A series of open evenings (conversations as well as question and answer sessions) to help you find your way through the maze of the psychological therapies
The psychological therapies are a minefield, and very confusing for the layperson. What are the differences between psychology, CBT, counselling, psychotherapy and psychoanalysis (and many, many others)? Even the therapists themselves are not always clear about it, so how can an ordinary person?
This series of free events gives you an opportunity to join the conversation and ask all the questions you did not know whom to ask. No previous experience is necessary.
As an experienced integrative therapist and trainer and an OTS Director, Michael Soth has a reputation for presenting an appreciation of all the various disciplines and approaches that comprise the field of the psychological therapies. In this profession nobody can be entirely impartial, but we will give it a good go - we will at least approximate a sympathetic understanding and validation of the diverse approaches, which the field has to offer.
These workshops are being offered by OTS, which was set up by Justin Smith as an initiative to de-mystify psychotherapy and counselling and make it more accessible and affordable to the wider community. OTS is unique in bringing together therapists from a broad spectrum of therapeutic approaches, working together to tailor the therapy to our client’s needs and ‘match’ clients to therapists. Our idea is to create the best fit for what is going to work best for each client and maximise the ‘quality of relationship’ (which is widely recognised as a crucial factor in making therapy work). OTS also aims to make therapy more affordable, through offering effective group therapy.
Michael & Justin will offer these events with the help of OTS therapists who will assist them in creating a safe and conducive atmosphere. It is likely that we will spend some of the time in smaller groups, to give everybody a chance to speak and get involved, if they want to.
About the timing & scheduling of these events:
Please email us to let us know which of the events listed below you are interested in, and which of the times and venues indicated would be possible for you. As we are offering a number of events and want to make sure they will all be well attended, we will schedule them in collaboration with everybody who expresses an interest in attending them.
We hope to be able to have the first free events taking place in February 2018.
1. Everything you always wanted to ask about therapy …
With Michael Soth
The fields of counselling, psychotherapy and psychoanalysis do not have a good track record in terms of communicating clearly and openly with the general public, despite the fact that all of these professions aim to assist with our common human experience. However, therapeutic theory has traditionally been shrouded in mystifying language and psychiatric labels with little meaning.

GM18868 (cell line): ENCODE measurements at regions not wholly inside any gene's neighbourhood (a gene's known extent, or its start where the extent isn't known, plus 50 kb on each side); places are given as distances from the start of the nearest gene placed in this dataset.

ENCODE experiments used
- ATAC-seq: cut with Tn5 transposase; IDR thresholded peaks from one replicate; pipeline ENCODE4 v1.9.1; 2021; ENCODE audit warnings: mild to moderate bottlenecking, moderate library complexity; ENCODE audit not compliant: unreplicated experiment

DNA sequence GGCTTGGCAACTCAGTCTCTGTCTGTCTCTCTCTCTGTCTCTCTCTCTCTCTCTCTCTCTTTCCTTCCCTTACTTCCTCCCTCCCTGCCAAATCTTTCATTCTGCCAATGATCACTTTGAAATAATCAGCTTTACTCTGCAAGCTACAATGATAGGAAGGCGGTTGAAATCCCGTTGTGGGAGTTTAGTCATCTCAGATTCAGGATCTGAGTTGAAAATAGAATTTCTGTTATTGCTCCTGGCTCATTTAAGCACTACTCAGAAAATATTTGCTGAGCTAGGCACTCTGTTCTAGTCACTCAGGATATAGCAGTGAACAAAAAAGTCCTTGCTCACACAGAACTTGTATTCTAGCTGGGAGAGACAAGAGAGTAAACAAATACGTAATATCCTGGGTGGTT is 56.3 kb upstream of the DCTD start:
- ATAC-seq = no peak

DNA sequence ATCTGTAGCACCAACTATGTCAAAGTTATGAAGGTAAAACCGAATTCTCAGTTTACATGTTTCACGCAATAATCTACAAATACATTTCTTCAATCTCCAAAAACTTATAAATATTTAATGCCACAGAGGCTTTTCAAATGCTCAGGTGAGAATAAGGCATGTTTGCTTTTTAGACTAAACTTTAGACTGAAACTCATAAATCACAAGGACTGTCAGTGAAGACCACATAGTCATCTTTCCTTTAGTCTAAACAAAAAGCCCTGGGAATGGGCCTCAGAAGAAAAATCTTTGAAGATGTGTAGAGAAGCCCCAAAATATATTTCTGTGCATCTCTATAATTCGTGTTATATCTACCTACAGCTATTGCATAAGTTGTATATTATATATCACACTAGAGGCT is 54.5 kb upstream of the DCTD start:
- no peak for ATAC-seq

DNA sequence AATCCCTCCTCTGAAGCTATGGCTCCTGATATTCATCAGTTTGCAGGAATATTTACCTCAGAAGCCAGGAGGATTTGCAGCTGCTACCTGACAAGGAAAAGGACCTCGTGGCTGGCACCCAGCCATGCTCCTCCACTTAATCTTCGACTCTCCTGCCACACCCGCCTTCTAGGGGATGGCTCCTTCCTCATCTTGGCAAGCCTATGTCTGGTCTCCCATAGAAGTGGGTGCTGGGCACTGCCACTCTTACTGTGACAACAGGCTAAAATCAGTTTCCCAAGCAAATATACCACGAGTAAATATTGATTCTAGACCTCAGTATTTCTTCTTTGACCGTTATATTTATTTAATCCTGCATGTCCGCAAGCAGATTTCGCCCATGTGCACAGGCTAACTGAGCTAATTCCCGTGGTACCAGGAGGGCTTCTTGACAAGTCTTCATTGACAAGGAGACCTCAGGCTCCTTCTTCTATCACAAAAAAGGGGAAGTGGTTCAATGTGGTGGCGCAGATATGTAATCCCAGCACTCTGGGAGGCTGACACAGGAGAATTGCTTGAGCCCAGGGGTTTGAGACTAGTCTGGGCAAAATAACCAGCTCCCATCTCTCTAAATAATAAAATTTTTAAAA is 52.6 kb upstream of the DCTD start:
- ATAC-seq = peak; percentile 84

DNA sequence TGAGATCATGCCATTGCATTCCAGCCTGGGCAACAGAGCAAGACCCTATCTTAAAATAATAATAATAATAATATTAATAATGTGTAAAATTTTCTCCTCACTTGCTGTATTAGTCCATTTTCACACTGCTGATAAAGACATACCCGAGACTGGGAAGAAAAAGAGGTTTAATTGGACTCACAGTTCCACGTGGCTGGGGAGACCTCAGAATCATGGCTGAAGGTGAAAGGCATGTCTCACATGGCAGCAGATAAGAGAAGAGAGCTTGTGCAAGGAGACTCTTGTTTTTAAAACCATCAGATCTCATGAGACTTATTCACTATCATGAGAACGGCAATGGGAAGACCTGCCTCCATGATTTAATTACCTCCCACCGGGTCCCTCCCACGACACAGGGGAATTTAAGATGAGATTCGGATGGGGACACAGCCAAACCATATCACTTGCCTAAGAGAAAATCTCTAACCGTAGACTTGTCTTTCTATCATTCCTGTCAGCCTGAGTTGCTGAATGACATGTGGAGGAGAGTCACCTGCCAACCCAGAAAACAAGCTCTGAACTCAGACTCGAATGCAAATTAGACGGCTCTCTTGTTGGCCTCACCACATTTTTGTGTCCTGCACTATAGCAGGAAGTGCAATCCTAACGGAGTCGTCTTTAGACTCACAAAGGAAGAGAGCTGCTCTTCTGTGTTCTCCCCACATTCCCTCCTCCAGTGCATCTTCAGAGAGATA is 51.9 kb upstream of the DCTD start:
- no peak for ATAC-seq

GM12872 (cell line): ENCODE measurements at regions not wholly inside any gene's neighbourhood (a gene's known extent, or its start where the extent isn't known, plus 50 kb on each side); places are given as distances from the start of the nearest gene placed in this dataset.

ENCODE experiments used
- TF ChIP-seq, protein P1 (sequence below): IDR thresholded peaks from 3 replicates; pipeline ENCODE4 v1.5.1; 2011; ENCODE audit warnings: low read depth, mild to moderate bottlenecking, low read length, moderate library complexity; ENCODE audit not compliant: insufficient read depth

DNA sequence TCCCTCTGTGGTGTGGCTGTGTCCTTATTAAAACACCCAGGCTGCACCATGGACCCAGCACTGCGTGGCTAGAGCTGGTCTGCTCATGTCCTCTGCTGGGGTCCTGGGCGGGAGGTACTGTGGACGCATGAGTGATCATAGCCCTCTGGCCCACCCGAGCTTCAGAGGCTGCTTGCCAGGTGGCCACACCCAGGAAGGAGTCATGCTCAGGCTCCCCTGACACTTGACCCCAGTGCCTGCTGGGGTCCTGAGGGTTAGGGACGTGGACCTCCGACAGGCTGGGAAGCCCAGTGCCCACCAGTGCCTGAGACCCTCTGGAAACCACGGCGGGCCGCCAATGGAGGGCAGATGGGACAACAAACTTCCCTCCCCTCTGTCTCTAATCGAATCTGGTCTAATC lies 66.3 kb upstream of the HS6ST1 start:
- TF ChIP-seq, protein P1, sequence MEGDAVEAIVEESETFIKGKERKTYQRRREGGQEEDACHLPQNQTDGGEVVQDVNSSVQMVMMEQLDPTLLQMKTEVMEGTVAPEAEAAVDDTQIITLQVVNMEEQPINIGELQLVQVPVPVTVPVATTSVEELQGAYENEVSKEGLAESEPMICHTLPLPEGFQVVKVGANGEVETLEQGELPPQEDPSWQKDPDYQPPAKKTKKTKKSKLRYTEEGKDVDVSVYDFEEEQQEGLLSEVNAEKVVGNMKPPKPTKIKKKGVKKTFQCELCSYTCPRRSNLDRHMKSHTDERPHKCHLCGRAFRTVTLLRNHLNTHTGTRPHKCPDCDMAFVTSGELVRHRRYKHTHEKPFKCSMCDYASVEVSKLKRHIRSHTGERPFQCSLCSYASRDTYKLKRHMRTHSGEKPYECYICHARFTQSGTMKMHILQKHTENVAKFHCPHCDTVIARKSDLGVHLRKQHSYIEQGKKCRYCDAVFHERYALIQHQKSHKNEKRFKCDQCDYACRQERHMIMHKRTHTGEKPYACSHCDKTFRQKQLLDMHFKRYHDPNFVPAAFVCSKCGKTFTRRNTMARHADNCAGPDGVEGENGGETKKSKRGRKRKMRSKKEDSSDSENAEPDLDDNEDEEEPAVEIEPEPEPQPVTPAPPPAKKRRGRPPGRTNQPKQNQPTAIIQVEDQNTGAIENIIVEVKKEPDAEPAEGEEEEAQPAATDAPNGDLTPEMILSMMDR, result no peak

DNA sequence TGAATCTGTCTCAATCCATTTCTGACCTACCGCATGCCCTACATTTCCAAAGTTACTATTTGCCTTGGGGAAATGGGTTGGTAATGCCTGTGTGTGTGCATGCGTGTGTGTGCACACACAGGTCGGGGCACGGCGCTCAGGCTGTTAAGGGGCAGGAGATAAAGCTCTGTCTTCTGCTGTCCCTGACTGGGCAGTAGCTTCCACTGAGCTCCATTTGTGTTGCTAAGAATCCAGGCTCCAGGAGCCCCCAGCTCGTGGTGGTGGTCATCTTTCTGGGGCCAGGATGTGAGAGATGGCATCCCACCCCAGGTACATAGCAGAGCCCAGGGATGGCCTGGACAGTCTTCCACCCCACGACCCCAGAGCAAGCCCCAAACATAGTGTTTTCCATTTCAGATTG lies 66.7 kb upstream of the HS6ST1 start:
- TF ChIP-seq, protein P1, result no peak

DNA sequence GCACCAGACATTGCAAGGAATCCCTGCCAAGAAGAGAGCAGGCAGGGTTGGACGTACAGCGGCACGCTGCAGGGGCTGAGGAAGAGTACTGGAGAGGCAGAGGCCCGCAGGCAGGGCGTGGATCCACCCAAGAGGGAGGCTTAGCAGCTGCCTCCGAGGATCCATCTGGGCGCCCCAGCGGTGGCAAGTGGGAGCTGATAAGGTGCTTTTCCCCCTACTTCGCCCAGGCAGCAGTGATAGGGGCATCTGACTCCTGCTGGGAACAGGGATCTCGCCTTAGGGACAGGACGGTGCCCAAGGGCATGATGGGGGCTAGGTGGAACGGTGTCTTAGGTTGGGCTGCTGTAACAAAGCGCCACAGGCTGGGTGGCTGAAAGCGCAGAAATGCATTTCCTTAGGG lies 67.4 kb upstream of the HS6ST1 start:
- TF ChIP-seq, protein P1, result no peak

Amongst the competing and conflicting theories, each claiming to be better than anything else (at the last count, there now exist more than 400 distinct therapeutic approaches), it’s next to impossible for the ordinary layperson to see the wood for the trees.
How do you find the ‘right’ therapy or therapist for yourself or for a loved one?
In this open evening, Michael will attempt to answer all your questions in a way that is informative, accessible, impartial, and engaging.
Michael has been running an assessment and referral service in Oxfordshire for 25 years, and has a reputation for helping people find a good match between client and therapist. This ‘fit’ is crucial in establishing a good working alliance, which is one of the key factors for a productive outcome of therapy. In order to do this well, he relies on a fairly unbiased appreciation of the many differing therapeutic approaches available. Michael is known for his uniquely wide integration of all the therapeutic approaches, recognising the strengths and weaknesses of each of the traditions.
2. How does therapy help (or does it)?
With Michael Soth
In the world of therapy, there are very few ‘truths’ that all therapists agree on. The fundamental principles claimed by any one approach are questioned and contradicted by another. In that way, the different therapeutic approaches appear worse off than the religions (many of which at least do agree about some fundamental human values, like kindness and peace). What is supposed to be helpful in therapy, and what is supposed to be useless, counterproductive or outright dangerous is very unclear and controversial. The traditional approaches are making not just different, but often opposite claims.
One of the main questions that divides the field of counselling & psychotherapy is: How does therapy work? Does it? What do we mean by ‘work’? What goes ‘right’ and what goes ‘wrong’, and how do we know? The different approaches have contradictory answers and views on this question, so as a layperson, how can you find your way through the maze?
In this open workshop session, Michael will attempt to answer all your questions in a way that is informative, accessible, impartial, and engaging.
Michael is known for his integrative teaching, which is based upon an appreciation of the many diverse therapeutic approaches available, and their respective strengths and weaknesses. In this workshop he will explain why he sees the contradictions between the approaches as potentially productive avenues into a deeper and more embracing understanding of the therapeutic process.
3. The helping relationship - beyond therapeutic approach and professional discipline
With Michael Soth
The disciplines dealing with emotional and mental distress are profoundly fragmented and divided not only from each other, but often against each other. The layperson does not understand the differences between psychiatrists, psychologists, counsellors, psychotherapists, and psychoanalysts. They have even less of an idea about the different theories and approaches which sub-divide those disciplines further.
If all of these practitioners are available to provide psychological help, how come they contradict each other? If they can’t agree between each other, how can you trust them as a profession?
The layperson finds it hard to understand why there should be such contradictory theories and assumptions.